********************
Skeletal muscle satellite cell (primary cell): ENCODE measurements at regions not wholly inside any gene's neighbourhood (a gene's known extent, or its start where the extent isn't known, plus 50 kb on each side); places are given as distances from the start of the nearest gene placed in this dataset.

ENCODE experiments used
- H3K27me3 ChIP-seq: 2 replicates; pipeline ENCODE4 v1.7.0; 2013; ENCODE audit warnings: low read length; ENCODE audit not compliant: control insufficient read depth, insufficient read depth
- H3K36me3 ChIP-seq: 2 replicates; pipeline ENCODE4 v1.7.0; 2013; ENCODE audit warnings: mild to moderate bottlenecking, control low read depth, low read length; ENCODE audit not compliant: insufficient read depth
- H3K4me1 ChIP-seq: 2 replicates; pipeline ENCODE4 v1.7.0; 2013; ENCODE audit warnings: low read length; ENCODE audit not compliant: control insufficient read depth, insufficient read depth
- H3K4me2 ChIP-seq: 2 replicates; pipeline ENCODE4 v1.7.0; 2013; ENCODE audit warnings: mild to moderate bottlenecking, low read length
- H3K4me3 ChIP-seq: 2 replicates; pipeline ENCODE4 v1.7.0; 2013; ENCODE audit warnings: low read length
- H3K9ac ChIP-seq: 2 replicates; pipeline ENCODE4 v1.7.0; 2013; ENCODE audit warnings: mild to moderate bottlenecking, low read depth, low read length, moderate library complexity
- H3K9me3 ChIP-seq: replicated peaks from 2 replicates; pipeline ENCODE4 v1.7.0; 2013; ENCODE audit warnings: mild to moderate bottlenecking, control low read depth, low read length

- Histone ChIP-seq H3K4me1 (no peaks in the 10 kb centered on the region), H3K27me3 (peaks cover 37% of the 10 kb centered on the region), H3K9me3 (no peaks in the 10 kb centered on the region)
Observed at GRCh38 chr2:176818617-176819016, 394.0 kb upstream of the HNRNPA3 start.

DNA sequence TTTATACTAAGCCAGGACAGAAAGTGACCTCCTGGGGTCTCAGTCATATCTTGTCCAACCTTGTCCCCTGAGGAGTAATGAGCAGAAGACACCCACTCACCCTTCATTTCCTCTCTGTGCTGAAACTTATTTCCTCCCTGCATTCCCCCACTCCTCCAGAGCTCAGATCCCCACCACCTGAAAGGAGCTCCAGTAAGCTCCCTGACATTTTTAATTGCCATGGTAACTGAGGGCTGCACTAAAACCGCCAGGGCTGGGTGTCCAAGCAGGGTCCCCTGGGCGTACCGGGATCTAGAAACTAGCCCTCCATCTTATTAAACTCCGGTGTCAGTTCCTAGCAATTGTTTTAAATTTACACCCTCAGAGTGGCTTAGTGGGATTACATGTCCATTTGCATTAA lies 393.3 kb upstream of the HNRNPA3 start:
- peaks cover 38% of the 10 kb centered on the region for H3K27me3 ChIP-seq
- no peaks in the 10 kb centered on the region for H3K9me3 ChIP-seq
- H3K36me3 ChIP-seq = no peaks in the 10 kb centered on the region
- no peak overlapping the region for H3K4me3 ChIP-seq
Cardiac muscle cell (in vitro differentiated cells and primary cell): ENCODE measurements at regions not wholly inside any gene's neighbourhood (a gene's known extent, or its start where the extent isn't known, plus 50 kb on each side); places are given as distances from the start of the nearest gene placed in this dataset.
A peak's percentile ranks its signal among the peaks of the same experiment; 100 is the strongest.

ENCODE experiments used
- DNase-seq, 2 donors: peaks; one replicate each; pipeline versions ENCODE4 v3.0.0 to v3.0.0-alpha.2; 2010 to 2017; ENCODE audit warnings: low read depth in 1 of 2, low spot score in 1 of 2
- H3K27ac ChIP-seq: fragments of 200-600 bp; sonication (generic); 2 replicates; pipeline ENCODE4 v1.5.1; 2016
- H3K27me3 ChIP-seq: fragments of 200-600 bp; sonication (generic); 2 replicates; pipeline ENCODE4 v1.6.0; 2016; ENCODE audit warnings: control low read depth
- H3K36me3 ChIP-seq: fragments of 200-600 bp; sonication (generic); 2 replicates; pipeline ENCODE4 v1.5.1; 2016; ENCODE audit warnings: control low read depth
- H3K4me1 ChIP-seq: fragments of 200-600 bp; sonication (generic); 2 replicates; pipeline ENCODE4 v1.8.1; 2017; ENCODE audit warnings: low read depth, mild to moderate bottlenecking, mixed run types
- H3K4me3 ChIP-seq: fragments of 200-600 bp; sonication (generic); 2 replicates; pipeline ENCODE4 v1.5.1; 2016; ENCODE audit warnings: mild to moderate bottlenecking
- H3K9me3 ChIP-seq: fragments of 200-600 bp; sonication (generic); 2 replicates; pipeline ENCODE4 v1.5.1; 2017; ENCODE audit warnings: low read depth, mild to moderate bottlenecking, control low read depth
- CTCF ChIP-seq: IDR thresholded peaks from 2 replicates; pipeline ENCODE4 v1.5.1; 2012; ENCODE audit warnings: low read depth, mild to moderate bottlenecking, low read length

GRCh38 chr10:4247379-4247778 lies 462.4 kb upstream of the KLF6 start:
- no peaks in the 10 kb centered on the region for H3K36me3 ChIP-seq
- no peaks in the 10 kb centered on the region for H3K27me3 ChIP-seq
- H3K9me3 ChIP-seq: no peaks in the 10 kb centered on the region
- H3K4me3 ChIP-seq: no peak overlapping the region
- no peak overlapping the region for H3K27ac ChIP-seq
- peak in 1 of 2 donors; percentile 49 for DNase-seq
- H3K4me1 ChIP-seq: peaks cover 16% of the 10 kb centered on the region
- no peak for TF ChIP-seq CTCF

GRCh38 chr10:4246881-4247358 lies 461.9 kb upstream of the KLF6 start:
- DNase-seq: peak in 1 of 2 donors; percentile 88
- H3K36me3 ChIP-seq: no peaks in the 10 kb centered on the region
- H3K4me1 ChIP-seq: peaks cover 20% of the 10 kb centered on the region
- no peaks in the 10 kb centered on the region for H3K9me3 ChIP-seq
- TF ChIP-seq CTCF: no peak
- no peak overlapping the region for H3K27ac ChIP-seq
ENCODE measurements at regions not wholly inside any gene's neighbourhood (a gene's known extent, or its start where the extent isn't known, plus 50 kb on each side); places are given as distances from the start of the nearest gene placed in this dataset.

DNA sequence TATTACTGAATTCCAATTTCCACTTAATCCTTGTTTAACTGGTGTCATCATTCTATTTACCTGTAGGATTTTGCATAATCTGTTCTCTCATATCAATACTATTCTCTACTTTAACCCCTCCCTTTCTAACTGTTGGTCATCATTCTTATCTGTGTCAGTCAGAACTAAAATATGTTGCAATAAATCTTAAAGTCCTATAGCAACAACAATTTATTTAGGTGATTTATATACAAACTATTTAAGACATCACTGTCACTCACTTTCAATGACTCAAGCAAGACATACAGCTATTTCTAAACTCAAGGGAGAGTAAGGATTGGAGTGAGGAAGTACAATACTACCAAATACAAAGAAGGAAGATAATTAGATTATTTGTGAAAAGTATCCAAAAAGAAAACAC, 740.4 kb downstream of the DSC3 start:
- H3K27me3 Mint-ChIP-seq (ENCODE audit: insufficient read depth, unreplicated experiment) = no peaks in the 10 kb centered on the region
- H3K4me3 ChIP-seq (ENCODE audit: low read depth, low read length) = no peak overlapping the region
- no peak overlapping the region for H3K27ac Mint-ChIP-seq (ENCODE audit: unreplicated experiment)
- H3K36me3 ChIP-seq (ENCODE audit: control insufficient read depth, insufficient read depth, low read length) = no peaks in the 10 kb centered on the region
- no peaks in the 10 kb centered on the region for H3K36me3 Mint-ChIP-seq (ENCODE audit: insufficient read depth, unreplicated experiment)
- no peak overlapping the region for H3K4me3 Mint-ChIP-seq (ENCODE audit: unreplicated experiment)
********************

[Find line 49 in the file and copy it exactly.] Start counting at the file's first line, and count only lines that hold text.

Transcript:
- H3K36me3 ChIP-seq (ENCODE audit: control insufficient read depth, insufficient read depth, low read length) = no peaks in the 10 kb centered on the region